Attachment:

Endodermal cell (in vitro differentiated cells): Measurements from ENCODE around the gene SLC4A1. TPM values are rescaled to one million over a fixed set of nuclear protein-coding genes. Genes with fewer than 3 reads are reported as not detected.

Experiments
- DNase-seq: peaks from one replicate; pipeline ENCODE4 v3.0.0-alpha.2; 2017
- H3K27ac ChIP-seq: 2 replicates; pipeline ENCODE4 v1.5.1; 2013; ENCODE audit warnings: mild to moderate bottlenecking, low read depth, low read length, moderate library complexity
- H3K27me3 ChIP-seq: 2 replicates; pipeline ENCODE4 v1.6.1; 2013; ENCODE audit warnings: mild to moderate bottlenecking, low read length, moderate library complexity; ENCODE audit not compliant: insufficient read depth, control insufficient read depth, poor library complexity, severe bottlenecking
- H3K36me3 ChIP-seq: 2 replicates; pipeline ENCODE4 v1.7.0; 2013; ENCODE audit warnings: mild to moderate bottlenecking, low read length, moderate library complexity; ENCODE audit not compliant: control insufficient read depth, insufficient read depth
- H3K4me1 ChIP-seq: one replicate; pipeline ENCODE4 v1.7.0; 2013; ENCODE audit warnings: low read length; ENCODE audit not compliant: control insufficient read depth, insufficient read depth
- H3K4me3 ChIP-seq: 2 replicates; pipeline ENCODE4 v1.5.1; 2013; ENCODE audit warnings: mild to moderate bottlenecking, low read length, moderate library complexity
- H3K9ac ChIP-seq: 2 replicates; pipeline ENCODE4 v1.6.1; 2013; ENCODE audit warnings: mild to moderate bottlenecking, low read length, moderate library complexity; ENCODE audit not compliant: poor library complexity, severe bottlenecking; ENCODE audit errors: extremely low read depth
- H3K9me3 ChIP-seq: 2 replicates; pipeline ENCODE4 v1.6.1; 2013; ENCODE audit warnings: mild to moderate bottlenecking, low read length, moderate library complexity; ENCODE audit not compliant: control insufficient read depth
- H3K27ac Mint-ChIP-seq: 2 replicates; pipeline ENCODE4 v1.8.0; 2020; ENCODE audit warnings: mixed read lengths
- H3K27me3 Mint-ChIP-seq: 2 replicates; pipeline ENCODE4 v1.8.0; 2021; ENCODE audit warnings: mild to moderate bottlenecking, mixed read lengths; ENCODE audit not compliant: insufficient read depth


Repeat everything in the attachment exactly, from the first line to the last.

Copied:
Endodermal cell (in vitro differentiated cells): Measurements from ENCODE around the gene SLC4A1. TPM values are rescaled to one million over a fixed set of nuclear protein-coding genes. Genes with fewer than 3 reads are reported as not detected.

Experiments
- DNase-seq: peaks from one replicate; pipeline ENCODE4 v3.0.0-alpha.2; 2017
- H3K27ac ChIP-seq: 2 replicates; pipeline ENCODE4 v1.5.1; 2013; ENCODE audit warnings: mild to moderate bottlenecking, low read depth, low read length, moderate library complexity
- H3K27me3 ChIP-seq: 2 replicates; pipeline ENCODE4 v1.6.1; 2013; ENCODE audit warnings: mild to moderate bottlenecking, low read length, moderate library complexity; ENCODE audit not compliant: insufficient read depth, control insufficient read depth, poor library complexity, severe bottlenecking
- H3K36me3 ChIP-seq: 2 replicates; pipeline ENCODE4 v1.7.0; 2013; ENCODE audit warnings: mild to moderate bottlenecking, low read length, moderate library complexity; ENCODE audit not compliant: control insufficient read depth, insufficient read depth
- H3K4me1 ChIP-seq: one replicate; pipeline ENCODE4 v1.7.0; 2013; ENCODE audit warnings: low read length; ENCODE audit not compliant: control insufficient read depth, insufficient read depth
- H3K4me3 ChIP-seq: 2 replicates; pipeline ENCODE4 v1.5.1; 2013; ENCODE audit warnings: mild to moderate bottlenecking, low read length, moderate library complexity
- H3K9ac ChIP-seq: 2 replicates; pipeline ENCODE4 v1.6.1; 2013; ENCODE audit warnings: mild to moderate bottlenecking, low read length, moderate library complexity; ENCODE audit not compliant: poor library complexity, severe bottlenecking; ENCODE audit errors: extremely low read depth
- H3K9me3 ChIP-seq: 2 replicates; pipeline ENCODE4 v1.6.1; 2013; ENCODE audit warnings: mild to moderate bottlenecking, low read length, moderate library complexity; ENCODE audit not compliant: control insufficient read depth
- H3K27ac Mint-ChIP-seq: 2 replicates; pipeline ENCODE4 v1.8.0; 2020; ENCODE audit warnings: mixed read lengths
- H3K27me3 Mint-ChIP-seq: 2 replicates; pipeline ENCODE4 v1.8.0; 2021; ENCODE audit warnings: mild to moderate bottlenecking, mixed read lengths; ENCODE audit not compliant: insufficient read depth